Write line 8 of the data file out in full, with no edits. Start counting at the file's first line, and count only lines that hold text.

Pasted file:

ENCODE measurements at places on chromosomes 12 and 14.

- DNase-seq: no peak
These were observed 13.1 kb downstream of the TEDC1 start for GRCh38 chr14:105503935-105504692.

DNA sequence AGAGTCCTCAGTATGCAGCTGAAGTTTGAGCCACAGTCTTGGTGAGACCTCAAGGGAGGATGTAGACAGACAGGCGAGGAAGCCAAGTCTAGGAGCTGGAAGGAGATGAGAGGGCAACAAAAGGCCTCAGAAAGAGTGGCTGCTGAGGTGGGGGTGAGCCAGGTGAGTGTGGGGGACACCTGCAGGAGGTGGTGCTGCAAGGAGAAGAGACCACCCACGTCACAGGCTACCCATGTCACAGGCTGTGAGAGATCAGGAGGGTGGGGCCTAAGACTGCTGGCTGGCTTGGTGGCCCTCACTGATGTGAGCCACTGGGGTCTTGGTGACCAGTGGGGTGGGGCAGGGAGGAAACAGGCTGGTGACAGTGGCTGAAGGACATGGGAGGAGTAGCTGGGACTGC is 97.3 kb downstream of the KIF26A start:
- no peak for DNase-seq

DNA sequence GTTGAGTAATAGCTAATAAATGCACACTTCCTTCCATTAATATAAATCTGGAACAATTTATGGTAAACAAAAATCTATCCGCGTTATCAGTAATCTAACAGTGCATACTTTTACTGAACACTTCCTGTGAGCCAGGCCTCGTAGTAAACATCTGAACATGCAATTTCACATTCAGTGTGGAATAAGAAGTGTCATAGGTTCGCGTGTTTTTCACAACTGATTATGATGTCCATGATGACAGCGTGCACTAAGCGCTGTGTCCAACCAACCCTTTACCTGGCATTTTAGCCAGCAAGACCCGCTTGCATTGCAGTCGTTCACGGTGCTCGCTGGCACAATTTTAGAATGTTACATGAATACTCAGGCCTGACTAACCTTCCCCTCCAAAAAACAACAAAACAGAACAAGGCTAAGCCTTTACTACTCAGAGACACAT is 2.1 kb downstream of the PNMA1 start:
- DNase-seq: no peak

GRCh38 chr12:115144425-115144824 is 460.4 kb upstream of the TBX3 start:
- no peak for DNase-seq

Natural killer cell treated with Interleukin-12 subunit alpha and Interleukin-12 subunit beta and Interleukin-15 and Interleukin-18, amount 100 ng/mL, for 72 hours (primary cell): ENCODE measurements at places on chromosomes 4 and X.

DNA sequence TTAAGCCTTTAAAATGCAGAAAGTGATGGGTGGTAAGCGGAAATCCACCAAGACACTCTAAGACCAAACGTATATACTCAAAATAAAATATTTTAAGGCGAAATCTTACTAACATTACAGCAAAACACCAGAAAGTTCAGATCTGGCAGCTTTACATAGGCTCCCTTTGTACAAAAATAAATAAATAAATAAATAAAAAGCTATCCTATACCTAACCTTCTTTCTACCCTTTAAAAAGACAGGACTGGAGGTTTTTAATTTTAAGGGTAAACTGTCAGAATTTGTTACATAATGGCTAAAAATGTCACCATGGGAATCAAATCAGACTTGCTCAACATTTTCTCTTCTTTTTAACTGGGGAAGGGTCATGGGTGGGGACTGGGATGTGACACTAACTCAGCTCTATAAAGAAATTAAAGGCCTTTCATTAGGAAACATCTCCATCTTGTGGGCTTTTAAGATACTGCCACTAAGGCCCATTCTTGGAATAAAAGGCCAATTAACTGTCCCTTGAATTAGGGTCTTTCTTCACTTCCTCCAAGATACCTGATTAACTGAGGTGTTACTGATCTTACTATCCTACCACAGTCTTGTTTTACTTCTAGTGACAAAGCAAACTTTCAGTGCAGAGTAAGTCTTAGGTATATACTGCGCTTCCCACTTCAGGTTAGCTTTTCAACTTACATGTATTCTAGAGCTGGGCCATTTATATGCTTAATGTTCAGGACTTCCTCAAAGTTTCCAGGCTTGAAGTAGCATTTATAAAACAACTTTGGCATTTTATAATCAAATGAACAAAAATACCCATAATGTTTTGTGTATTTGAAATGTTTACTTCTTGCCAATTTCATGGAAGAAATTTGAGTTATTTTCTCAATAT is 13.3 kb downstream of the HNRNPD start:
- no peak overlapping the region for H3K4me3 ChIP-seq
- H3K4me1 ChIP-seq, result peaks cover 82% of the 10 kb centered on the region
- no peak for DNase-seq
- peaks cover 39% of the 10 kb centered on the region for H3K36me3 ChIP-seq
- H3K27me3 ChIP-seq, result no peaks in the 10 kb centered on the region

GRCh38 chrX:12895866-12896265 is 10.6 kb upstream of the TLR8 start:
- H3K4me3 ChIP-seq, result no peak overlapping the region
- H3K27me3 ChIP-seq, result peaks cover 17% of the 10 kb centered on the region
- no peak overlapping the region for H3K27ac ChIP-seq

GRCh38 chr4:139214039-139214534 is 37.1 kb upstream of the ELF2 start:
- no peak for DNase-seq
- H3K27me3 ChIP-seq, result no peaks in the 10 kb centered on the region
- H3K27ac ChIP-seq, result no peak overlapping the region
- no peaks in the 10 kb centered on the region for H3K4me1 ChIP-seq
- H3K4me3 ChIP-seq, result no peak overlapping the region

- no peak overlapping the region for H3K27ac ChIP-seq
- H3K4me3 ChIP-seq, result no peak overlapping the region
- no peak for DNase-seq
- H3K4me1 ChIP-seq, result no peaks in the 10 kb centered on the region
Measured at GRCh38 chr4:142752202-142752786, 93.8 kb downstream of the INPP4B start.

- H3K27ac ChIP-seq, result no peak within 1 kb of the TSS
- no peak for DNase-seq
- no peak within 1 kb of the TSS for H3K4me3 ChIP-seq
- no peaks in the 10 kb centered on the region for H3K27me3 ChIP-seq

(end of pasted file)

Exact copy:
GRCh38 chr12:115144425-115144824 is 460.4 kb upstream of the TBX3 start: